August 11, 1962
Palo Alto, California, US
Film director, film producer, animator, screenwriter
1983 – present
Minkoff was born in Palo Alto, California. There, Minkoff developed a keen appreciation for animation when he began drawing. Repeated viewings of the family's 8mm film collection, which included excerpts from Disney's Sleeping Beauty added more to his fascination and allowed him to view the action one frame at a time. As a teenager, while babysitting for friends, he discovered Christopher Finch's landmark book, The Art of Walt Disney, and immediately began learning all he could about animation.  During most childhood, Minkoff was involved in theater since age ten and appeared in numerous productions for the Palo Alto Children's Theater and Theater Works.
During the 1980s, Minkoff studied at the California Institute of the Arts, also known as CalArts, in the Character Animation department. During the summer of 1982, Minkoff received an internship at Disney, and had a chance to train with one of the "Nine Old Men," Eric Larson. The following year, he was hired to work with Larson on a personal animation test which would led to Minkoff being hired by the Feature Animation department of Walt Disney Studios in 1983, where his first assignment was as an in-betweener on The Black Cauldron.  
He would soon became the character designer for The Great Mouse Detective including the title character, Basil. Moving quickly through the ranks, he became an animator, and was promoted to supervising animator during the production of that film. Finally, Minkoff made his directorial debut on Tummy Trouble (1989), the first of a series of shorts to feature Roger Rabbit. He went on to direct another Roger Rabbit short film, Roller Coaster Rabbit, one year later, at the Feature Animation satellite studio at the Disney-MGM Studios in Lake Buena Vista, Florida.
Minkoff was slated to be the director of a feature-length sequel to Who Framed Roger Rabbit. However, when production was delayed, he would sign on as co-director alongside Lion King director Roger Allers on April Fool's Day 1992. Despite, most of the Disney Feature Animation staff and studio head Jeffrey Katzenberg feeling The Lion King was a less important project than Pocahontas, the film went on to receive raving reviews and gross $783 million worldwide.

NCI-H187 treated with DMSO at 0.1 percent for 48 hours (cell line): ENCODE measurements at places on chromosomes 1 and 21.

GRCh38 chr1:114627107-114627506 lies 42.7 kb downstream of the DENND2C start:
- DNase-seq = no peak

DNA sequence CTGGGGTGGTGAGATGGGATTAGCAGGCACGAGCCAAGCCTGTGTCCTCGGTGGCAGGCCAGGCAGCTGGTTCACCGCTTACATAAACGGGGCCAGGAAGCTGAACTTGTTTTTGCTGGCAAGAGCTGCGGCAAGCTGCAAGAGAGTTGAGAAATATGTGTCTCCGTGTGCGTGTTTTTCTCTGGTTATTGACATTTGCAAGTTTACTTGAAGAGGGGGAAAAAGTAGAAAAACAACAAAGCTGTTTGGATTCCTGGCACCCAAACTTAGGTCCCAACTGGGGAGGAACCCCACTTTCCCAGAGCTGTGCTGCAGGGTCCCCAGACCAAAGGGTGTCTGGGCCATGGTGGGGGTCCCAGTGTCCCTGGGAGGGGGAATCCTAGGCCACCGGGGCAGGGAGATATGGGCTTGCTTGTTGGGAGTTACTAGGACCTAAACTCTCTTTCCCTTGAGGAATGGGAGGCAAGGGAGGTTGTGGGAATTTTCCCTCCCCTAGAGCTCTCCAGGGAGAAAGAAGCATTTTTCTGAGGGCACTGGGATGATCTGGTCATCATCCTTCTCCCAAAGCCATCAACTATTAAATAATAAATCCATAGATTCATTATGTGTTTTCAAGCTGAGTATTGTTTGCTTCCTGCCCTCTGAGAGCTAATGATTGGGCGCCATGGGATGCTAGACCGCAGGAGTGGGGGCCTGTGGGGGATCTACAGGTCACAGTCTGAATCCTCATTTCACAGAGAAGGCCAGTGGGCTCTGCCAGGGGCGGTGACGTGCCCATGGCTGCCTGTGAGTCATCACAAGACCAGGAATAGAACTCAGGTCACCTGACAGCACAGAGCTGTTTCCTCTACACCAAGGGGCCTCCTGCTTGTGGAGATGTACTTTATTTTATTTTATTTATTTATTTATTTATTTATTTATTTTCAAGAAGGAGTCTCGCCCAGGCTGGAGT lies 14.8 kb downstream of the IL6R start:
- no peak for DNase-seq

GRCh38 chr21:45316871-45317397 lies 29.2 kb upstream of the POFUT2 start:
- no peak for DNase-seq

Minkoff would leave Disney to pursue other interests. Five years later, he would direct the family film, Stuart Little, and its sequel which reunited him with Nathan Lane. He also served as director on The Haunted Mansion, which reunited with Lion King producer, Don Hahn, and The Forbidden Kingdom (2008).
Since 2003, Minkoff's Sony-based production company Sprocketdyne Entertainment and Bullwinkle Studios developed a live-action/CG film of Mister Peabody and Sherman, with a possibility of Minkoff to direct it. The live-action film was not realized, but in 2006, Minkoff joined DreamWorks Animation to direct a computer-animated film adaptation. Andrew Kurtzman was set to write the screenplay, based on the pitch, developed by Minkoff with his longtime producing partner Jason Clark. Having gone through several release changes, it was confirmed that Mr. Peabody & Sherman will be released on March 7, 2014. He is also attached to direct the fantasy action adventure film, Chinese Odyssey.
He married Crystal Kung on September 29, 2007. Minkoff is the brother-in-law of Jeffrey Kung, a Chinese singer and radio VJ. In 2012, Minkoff and his wife welcomed a son.
- The Lion King: Film Notes.
- Rob Minkoff Biography -Yahoo! Movies. Yahoo! Inc.
- Hill, Jim. The Long Story Behind the Emperor's New Groove. The Laughing Place.
- Ball, Ryan. A CG Mr. Peabody Will Travel in Feature.
- DreamWorks Animation and Director Rob Minkoff Team Up to Bring 'Mr. Peabody & Sherman' to the Big Screen.
- THR Staff. DreamWorks Animation Pushes Back Release for 'Mr. Peabody & Sherman'.
- Fernandez, Jay A.. Rob Minkoff sets sail for 'Chinese Odyssey'. The Hollywood Reporter.
- Desowitz, Bill. Immersed in Movies: 'How to Train Your Dragon 2' Wows Comic-Con. “Minkoff then admitted that he is now the father of a 10-month-old son and that the movie has special meaning with the bonding of father and son.”